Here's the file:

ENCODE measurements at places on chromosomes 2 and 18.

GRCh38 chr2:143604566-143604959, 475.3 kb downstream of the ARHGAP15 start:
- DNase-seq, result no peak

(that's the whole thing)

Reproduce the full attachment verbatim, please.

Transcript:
ENCODE measurements at places on chromosomes 2 and 18.

GRCh38 chr2:143604566-143604959, 475.3 kb downstream of the ARHGAP15 start:
- DNase-seq, result no peak